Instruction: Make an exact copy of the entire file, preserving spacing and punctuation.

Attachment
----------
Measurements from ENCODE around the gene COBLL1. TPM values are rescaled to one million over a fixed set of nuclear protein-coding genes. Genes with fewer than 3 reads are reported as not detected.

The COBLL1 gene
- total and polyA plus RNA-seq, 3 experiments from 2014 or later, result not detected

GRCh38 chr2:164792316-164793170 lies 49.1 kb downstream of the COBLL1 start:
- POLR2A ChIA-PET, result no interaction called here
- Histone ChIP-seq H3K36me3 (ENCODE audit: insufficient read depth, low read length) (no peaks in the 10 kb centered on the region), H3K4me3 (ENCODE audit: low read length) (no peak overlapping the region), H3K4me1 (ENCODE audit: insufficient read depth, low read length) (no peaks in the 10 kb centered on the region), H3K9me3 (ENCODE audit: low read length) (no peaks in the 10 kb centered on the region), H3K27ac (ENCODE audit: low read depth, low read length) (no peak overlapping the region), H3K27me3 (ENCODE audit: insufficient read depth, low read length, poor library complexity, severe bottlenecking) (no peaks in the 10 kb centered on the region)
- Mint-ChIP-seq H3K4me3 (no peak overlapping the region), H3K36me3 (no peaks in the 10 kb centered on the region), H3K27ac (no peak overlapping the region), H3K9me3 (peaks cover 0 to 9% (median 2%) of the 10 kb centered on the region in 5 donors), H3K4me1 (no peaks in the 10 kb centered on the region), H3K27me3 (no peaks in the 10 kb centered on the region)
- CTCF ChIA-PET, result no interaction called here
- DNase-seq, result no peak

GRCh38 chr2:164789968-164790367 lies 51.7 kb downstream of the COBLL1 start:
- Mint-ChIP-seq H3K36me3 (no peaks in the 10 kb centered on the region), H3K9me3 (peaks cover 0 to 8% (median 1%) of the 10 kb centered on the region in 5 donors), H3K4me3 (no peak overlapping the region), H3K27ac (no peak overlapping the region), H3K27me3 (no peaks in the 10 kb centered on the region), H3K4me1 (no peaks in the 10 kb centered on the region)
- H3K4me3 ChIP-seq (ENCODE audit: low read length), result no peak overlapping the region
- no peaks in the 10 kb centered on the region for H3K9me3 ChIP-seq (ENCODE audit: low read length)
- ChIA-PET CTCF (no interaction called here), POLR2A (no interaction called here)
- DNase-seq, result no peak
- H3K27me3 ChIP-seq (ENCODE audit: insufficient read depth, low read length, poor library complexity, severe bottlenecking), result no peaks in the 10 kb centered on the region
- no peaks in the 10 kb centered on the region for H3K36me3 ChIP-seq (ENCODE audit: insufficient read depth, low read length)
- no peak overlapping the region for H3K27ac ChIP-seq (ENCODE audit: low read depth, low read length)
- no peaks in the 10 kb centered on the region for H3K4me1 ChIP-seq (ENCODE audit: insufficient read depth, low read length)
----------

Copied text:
Measurements from ENCODE around the gene COBLL1. TPM values are rescaled to one million over a fixed set of nuclear protein-coding genes. Genes with fewer than 3 reads are reported as not detected.

The COBLL1 gene
- total and polyA plus RNA-seq, 3 experiments from 2014 or later, result not detected

GRCh38 chr2:164792316-164793170 lies 49.1 kb downstream of the COBLL1 start:
- POLR2A ChIA-PET, result no interaction called here
- Histone ChIP-seq H3K36me3 (ENCODE audit: insufficient read depth, low read length) (no peaks in the 10 kb centered on the region), H3K4me3 (ENCODE audit: low read length) (no peak overlapping the region), H3K4me1 (ENCODE audit: insufficient read depth, low read length) (no peaks in the 10 kb centered on the region), H3K9me3 (ENCODE audit: low read length) (no peaks in the 10 kb centered on the region), H3K27ac (ENCODE audit: low read depth, low read length) (no peak overlapping the region), H3K27me3 (ENCODE audit: insufficient read depth, low read length, poor library complexity, severe bottlenecking) (no peaks in the 10 kb centered on the region)
- Mint-ChIP-seq H3K4me3 (no peak overlapping the region), H3K36me3 (no peaks in the 10 kb centered on the region), H3K27ac (no peak overlapping the region), H3K9me3 (peaks cover 0 to 9% (median 2%) of the 10 kb centered on the region in 5 donors), H3K4me1 (no peaks in the 10 kb centered on the region), H3K27me3 (no peaks in the 10 kb centered on the region)
- CTCF ChIA-PET, result no interaction called here
- DNase-seq, result no peak

GRCh38 chr2:164789968-164790367 lies 51.7 kb downstream of the COBLL1 start:
- Mint-ChIP-seq H3K36me3 (no peaks in the 10 kb centered on the region), H3K9me3 (peaks cover 0 to 8% (median 1%) of the 10 kb centered on the region in 5 donors), H3K4me3 (no peak overlapping the region), H3K27ac (no peak overlapping the region), H3K27me3 (no peaks in the 10 kb centered on the region), H3K4me1 (no peaks in the 10 kb centered on the region)
- H3K4me3 ChIP-seq (ENCODE audit: low read length), result no peak overlapping the region
- no peaks in the 10 kb centered on the region for H3K9me3 ChIP-seq (ENCODE audit: low read length)
- ChIA-PET CTCF (no interaction called here), POLR2A (no interaction called here)
- DNase-seq, result no peak
- H3K27me3 ChIP-seq (ENCODE audit: insufficient read depth, low read length, poor library complexity, severe bottlenecking), result no peaks in the 10 kb centered on the region
- no peaks in the 10 kb centered on the region for H3K36me3 ChIP-seq (ENCODE audit: insufficient read depth, low read length)
- no peak overlapping the region for H3K27ac ChIP-seq (ENCODE audit: low read depth, low read length)
- no peaks in the 10 kb centered on the region for H3K4me1 ChIP-seq (ENCODE audit: insufficient read depth, low read length)